A task force Tuesday offered more than a dozen areas the La Crosse Public Library and city should explore to potentially keep its two branch sites viable in the future.
Recommendations included having a consultant study library operations for efficiency, boosting fundraising and grant-writing efforts, looking for more shared use of the branches with other municipalities or groups, and increasing the roles of volunteers.
“Our direction was to keep the branch libraries open,” said city council member Andrea Richmond, who headed the city’s Branch Library Task Force. “I’m pretty pleased with the recommendations going forward.”
The La Crosse Library Board targeted the South Community Library, 1307 S. 16th St., for closure last fall to offset a predicted budget shortfall. But public outcry led the city to offer $26,000 from its reserves, with the library taking about $174,000 from its carryover funds, to buy the branch another year while both sides looked for more permanent solutions.
Though the task force has met since March, answers have remained elusive as the city and library board wrangle over whether having the other sites too deeply undercuts the high level of services and programs at the flagship facility at 800 Main St.
“We want to keep the branches open,” library board member Jeff George said. “It’s a question of money.”
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Tuesday’s task force list, approved by unanimous vote, calls for:
- Hiring a consultant. Richmond suggested Walter Jankowski of Reinvention LLC — who has guided recent city efforts to reorganize local government and City Hall departments — to analyze library operations with an eye on areas where services or staff overlap with other city departments, such as human resources or IT. A library expert could be tapped as well if available, or someone with local knowledge on best management practices. The library board a week ago endorsed having such an assessment done but library Director Kelly Krieg-Sigman said WiLS, the agency contacted for the study, couldn’t do the work for the 2015 budget cycle.
- More fundraising, such as expanding or charging admission at the Give a Gift event in November. Task force and city council member Sara Sullivan suggested donations could be linked to the idea that every $75 keeps a branch open another hour. Recruit volunteers with fundraising experience to generate ideas. Ask patrons if they would round up to the next dollar when paying fines.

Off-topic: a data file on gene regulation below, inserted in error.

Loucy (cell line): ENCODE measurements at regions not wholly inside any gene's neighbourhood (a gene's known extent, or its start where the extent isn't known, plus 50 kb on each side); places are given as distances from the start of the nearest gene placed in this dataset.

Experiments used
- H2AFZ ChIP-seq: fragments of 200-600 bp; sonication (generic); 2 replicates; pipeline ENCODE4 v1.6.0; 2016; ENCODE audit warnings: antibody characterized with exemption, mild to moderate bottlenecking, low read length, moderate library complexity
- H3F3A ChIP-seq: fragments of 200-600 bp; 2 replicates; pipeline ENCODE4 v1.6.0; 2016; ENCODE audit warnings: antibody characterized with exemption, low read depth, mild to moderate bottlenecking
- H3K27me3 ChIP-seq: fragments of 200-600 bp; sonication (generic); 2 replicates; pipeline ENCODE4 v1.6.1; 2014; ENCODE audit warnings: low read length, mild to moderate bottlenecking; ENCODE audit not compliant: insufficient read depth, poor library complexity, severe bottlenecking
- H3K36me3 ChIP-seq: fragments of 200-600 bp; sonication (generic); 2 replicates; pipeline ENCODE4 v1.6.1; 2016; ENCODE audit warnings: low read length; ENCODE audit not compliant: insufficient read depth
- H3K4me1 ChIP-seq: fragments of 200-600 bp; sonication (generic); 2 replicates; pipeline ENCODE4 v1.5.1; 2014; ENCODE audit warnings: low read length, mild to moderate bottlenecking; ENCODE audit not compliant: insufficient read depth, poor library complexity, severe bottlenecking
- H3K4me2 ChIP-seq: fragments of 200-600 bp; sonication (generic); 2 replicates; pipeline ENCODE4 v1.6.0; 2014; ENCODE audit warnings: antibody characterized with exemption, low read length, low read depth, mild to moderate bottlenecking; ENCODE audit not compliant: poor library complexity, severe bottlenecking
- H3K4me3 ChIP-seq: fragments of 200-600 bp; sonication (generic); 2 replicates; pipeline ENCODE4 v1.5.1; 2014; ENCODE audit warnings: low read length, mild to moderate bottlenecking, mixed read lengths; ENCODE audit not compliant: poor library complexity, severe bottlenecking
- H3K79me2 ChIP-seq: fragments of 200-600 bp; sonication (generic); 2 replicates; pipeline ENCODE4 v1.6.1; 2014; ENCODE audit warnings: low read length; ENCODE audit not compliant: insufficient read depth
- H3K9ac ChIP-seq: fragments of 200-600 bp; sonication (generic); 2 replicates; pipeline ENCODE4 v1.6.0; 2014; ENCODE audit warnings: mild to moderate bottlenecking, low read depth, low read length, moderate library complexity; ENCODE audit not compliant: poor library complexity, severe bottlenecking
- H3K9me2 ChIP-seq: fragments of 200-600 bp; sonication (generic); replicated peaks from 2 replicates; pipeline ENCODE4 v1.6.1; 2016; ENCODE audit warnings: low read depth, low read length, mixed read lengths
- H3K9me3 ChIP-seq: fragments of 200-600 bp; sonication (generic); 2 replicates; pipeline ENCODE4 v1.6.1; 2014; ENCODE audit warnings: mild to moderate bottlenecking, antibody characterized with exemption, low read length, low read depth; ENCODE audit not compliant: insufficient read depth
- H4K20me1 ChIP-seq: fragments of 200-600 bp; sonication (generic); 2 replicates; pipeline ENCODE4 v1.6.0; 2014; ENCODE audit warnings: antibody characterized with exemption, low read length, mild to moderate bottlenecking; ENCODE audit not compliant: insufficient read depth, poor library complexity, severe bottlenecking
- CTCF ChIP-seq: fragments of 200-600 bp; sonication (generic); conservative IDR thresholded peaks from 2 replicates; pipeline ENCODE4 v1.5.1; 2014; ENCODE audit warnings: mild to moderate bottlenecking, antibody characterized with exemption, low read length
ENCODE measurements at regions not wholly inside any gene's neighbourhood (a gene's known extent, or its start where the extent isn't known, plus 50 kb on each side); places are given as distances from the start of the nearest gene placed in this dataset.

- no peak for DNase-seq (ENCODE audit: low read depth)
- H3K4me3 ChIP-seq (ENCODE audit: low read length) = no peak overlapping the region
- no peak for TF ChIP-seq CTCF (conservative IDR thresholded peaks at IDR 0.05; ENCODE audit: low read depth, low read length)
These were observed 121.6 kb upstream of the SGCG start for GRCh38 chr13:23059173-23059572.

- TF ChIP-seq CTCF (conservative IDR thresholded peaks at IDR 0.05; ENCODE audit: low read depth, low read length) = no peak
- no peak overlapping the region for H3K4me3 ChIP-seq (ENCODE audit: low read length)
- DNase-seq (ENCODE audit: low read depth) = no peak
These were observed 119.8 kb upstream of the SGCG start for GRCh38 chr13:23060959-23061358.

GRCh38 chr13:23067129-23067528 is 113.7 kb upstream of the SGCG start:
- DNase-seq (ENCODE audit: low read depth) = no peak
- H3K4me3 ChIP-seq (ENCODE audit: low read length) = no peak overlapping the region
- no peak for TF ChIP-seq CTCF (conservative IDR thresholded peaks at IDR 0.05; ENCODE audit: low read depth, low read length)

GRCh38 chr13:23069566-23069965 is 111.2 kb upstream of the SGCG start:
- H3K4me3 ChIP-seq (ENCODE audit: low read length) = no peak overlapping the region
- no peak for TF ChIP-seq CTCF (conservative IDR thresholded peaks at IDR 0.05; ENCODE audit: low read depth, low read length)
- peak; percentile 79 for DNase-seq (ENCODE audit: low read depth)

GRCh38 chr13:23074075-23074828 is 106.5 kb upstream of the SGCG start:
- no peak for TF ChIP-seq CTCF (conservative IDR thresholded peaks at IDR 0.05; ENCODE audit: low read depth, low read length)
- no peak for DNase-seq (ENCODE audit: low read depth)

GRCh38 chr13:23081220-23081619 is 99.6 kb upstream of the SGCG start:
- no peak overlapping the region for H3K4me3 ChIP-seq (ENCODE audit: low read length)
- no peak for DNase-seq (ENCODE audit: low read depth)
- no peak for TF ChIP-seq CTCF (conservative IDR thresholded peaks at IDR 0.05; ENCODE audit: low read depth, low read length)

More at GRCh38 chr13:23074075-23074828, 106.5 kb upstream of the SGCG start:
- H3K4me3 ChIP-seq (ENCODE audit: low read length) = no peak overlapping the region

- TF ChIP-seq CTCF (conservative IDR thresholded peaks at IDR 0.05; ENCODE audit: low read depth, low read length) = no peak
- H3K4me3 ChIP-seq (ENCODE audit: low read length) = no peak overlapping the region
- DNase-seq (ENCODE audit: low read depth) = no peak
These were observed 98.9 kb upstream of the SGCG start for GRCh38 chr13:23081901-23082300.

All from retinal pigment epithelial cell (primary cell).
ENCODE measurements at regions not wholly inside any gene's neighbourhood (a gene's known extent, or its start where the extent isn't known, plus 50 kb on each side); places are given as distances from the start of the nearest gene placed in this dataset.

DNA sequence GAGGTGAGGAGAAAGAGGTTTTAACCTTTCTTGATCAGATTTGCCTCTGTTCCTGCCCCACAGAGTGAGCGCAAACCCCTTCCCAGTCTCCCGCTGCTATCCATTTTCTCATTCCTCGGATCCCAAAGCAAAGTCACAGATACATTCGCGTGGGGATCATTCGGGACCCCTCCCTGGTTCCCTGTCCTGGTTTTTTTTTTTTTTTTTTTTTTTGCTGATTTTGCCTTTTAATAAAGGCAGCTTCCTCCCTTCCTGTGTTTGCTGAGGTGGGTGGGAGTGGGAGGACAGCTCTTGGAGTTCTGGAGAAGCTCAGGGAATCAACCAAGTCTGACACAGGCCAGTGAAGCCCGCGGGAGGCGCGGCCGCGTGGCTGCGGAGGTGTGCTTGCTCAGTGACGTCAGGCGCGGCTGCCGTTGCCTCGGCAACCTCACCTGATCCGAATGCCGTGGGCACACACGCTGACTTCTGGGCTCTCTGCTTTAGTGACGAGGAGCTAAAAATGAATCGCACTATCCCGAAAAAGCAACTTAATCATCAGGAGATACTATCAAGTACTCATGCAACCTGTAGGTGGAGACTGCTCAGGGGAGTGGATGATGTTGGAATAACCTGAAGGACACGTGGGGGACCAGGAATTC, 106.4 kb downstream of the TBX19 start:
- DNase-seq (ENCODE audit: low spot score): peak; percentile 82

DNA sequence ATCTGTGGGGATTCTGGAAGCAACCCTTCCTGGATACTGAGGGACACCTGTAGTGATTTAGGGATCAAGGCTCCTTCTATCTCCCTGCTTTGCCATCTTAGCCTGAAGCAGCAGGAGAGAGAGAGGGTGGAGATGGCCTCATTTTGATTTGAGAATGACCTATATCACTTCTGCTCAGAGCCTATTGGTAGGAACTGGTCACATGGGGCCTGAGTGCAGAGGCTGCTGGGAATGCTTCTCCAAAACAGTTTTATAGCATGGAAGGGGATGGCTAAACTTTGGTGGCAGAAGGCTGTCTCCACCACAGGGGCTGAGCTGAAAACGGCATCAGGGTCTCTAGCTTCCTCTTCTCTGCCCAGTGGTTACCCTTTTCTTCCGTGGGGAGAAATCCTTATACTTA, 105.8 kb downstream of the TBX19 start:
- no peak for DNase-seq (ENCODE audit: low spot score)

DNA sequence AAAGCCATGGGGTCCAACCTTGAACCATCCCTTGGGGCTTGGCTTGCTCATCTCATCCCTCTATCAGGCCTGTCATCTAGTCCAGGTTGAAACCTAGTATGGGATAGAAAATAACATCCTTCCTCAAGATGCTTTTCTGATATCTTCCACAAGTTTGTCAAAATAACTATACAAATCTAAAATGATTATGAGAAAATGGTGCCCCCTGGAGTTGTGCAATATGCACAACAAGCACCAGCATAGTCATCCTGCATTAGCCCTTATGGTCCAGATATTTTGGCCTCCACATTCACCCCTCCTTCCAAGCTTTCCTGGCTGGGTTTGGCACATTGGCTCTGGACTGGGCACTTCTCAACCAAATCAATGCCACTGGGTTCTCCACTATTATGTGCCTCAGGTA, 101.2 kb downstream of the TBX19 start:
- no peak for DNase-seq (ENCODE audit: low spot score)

- Continue pursuing La Crosse County assistance for library use by non-residents: Mayor Tim Kabat has said he’s willing to request county money, as those living elsewhere in the county account for nearly 20 percent of La Crosse library circulation. Since the county has its own library system, county residents outside La Crosse now pay nothing to the city or its library yet have full access to services and materials.
- Finding additional uses for the branch sites: The mayor was asked to form a team with city, library board, task force and county representation to recommend other potential partners.
- Consider working with the city’s Human Resources Department on offering eligible employees early retirement to cut staff costs.
- Better showcase the quality of the library — how money is spent on programming and other services — and have the library board more clearly define its philosophies and mission for operations.
- “I really feel there’s a disconnect with the public understanding how great a library we have,” said Cindy Halter, the library board’s representative on the task force.
The library board a week ago endorsed a plan that would keep the branches open through 2015 at reduced hours, from 2 to 6 p.m. Monday through Friday, again to gain more time to study the situation. The task force requested swapping one of the weekdays to instead be open on Saturdays.
But Kabat said Tuesday he’s “not happy” with the idea of further cutbacks at the branches. “Before we start dramatically changing the library branch hours,” the mayor said after the meeting, “we need to look at the entire operations.”
The task force recommendations will go to the Common Council for consideration in August. The library board also has set a series of listening sessions: 4 p.m. Aug. 5 at South Community Library, 5:30 p.m. Aug. 12 at North Community Library and 10 a.m. Aug. 16 at the main library.
Richmond said she hopes citizens will show up and speak out enough to convince the library board to shift its focus from the branches.
“They (the library board) have to give a little bit there, look for less costs,” she said, “while still keeping the branch sites open.”